Elephant Hawk Moth

26th May 2010 11 Comments 3 Photos

I was looking through my photos the other night and rediscovered this picture I took three years ago in my garden, around this time of year.


elephant hawk moth taken by Rachel Lucie Johns

Just look at this beauty! It’s an elephant hawk moth Deilephila elpenor and was approx 45mm or 1 3/4in long. I believe it is a female, because the antenna are smooth and without comb/feather structures.

I was really startled when I saw it on the grass. It’s vivid pink and grassy green looked like some kind of lost child’s toy, and when I realised it was moving, and that is was in fact a moth, I couldn’t believe it.


elephant hawk moth taken by Rachel Lucie Johns

Such a fantastic find, I think it had only recently pupated as it’s wings seemed small to start with. It did a lot of wing-beating, which was a loud low humming noise. It stayed with me for a good few minutes, enough for me to get the camera and take some good shots of it.

Behind our house is a fallow field with a big colony of rosebay willowherb, which is it’s caterpillar’s food source. I am hoping I bump into another one day.


elephant hawk moth taken by Rachel Lucie Johns

I love wildlife, and spent many hours as a kid in my garden at home, finding mini-beasts and amphibians. I hope to keep my garden a suitable place for wildlife so that my kids can enjoy the same experience.

I’d love to hear from you if you’ve found an unexpected and incredible creature.

UPDATE: I have since taken photos of the elephant hawk moth caterpillar here which I found in summer 2010
UPDATE: Some of these photos were used, with permission, in the Mongomeryshire Field Society report 2010

Rachel x

Rachel Lucie Johns

Hi! I'm Rachel, a jewellery designer-maker & nature photographer. My work is inspired by the gorgeous countryside around West Yorkshire & Art Deco design. This blog is where I share my creative life and inspiration. find out more ...


  1. Reply

    Anita Callahan

    2nd September 2015

    Hi Rachel

    We just found a elephant hawk moth eating fushias in our garden, thanks to you we were able to identify it. It’s amazing and we are very excited to find such a large beautiful caterpillar in our garden.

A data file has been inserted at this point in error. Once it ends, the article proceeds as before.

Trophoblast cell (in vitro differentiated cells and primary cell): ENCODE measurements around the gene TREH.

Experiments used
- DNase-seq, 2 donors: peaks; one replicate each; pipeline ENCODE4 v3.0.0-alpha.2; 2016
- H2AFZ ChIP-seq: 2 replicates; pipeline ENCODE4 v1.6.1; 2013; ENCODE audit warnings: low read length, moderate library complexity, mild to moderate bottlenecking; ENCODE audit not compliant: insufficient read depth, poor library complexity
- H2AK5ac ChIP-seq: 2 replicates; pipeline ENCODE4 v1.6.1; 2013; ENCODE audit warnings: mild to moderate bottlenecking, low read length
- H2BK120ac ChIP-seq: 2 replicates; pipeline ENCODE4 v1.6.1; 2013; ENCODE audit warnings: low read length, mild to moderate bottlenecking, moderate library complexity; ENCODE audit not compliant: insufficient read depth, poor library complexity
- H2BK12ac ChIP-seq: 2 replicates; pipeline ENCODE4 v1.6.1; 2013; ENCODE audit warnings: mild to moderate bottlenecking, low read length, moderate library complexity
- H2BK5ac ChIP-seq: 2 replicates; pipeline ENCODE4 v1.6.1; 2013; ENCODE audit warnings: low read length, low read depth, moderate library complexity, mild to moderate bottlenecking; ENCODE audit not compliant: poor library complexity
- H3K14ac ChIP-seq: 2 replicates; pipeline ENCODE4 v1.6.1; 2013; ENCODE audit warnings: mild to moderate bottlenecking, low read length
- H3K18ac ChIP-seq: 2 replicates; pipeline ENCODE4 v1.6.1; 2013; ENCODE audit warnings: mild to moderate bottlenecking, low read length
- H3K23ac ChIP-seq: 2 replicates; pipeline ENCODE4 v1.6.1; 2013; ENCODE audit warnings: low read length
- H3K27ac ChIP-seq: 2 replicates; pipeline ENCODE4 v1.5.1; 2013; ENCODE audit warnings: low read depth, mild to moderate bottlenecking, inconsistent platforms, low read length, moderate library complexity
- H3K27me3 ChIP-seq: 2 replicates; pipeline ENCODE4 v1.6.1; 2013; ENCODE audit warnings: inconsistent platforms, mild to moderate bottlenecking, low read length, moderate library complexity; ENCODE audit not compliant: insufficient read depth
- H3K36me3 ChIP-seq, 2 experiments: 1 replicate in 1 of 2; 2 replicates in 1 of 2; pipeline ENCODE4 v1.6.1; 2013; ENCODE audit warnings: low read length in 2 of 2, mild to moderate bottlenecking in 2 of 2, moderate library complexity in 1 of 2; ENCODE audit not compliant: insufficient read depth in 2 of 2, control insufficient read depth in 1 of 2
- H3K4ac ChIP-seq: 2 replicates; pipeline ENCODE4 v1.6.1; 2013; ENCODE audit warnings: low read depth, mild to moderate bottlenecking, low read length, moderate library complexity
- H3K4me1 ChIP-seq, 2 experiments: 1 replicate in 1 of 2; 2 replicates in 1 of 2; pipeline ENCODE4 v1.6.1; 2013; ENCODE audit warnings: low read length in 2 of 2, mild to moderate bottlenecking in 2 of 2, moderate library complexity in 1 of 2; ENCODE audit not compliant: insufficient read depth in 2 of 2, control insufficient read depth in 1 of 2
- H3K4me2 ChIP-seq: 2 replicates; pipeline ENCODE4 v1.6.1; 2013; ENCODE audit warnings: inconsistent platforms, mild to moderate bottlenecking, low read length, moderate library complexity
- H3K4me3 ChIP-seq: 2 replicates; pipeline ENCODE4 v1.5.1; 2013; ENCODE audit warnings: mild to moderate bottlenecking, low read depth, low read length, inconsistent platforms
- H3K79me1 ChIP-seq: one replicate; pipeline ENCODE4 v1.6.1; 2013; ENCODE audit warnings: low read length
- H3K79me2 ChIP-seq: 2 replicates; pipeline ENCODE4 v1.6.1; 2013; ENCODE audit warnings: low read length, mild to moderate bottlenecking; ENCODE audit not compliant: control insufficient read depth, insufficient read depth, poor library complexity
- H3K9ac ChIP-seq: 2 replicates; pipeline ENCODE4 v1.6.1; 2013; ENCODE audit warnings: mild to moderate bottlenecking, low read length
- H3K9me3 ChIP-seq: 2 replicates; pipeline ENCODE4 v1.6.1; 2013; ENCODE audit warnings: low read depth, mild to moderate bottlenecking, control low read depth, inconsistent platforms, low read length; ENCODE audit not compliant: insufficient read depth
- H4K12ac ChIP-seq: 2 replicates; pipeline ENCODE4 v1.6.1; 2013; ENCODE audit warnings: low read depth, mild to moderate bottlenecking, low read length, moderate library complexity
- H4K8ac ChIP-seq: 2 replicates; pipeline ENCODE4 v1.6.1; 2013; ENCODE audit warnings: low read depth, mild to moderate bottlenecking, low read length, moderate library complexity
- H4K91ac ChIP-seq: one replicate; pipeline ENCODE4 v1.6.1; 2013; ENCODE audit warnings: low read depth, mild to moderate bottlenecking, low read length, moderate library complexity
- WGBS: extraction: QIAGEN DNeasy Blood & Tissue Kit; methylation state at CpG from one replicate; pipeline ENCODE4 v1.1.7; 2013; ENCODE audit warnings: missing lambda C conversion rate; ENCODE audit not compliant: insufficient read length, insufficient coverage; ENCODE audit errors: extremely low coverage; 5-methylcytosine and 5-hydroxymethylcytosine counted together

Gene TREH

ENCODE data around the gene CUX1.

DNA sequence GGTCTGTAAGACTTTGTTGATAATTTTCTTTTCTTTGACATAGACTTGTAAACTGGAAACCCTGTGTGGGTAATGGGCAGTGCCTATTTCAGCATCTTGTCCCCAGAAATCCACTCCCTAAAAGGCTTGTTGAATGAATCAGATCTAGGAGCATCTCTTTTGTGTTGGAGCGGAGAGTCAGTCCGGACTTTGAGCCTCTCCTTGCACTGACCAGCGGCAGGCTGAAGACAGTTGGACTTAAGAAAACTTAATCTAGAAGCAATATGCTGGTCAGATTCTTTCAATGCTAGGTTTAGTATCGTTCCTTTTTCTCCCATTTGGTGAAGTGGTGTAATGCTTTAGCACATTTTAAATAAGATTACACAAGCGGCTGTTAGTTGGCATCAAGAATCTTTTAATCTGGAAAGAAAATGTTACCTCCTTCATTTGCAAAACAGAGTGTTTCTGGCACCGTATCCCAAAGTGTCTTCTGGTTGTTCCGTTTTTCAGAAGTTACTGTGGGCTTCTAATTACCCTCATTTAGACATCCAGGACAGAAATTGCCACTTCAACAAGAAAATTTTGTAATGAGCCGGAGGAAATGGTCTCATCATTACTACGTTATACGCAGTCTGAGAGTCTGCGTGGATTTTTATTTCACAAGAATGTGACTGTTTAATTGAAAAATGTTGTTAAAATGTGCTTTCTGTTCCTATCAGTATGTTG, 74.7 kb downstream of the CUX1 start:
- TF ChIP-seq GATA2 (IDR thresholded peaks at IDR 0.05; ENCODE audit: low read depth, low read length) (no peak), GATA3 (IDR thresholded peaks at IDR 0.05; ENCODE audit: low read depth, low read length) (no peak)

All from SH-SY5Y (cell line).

The Callahan Family

    • Reply

      Rachel Lucie Johns

      3rd September 2015

      hi Anita,
      I’m very pleased to have helped! I am getting loads of hits on the elephant hawk moth pages at the moment, I think this must be the time that the caterpillars are on the move (and very very large), looking for somewhere to pupate.
      Thanks for letting me know :)

  2. Reply

    Rachel Lucie Johns

    20th March 2011

    thanks for popping over from Pinterest to leave a comment. I am very proud of this wildlife encounter, I immodestly admit! I couldn't believe my luck that such an amazing creature was not only in my garden, but stuck around long enough for me to take some decent pictures, too!

  3. Reply

    tea and chickadees

    20th March 2011

    Wow! There's hardly any words that can relay what an amazing sight that must have been! And to have captured it with a camera! What a blessing :)
    I saw the Pinterest pin of this & was blown away.

  4. Reply

    Rachel Lucie Johns

    25th June 2010

    Hi Pepita, thanks.

    Sounds amazing, hope there will be pics on your blog!

  5. Reply


    25th June 2010

    What an incredible insect! I just returned from walking the Camino the Santiago and thoroughly enjoyed nature. We especially liked butterflies, storks, frogs and eucalyptus trees. Quite different from city (Amsterdam) nature!

  6. Reply

    Rachel Lucie Johns

    31st May 2010

    thank you! :)

  7. Reply

    Teri and Amber

    30th May 2010

    What a stunning creature and great photography.

  8. Reply

    Rachel Lucie Johns

    27th May 2010

    yes, I think so. There's a sea of pink and green in the field behind our house later in the summer. A gorgeous sight. Might go caterpillar hunting with the kids.

  9. Reply

    sally boyle

    27th May 2010

    rosebay willowherb: may be that explains the pink camoflage… :)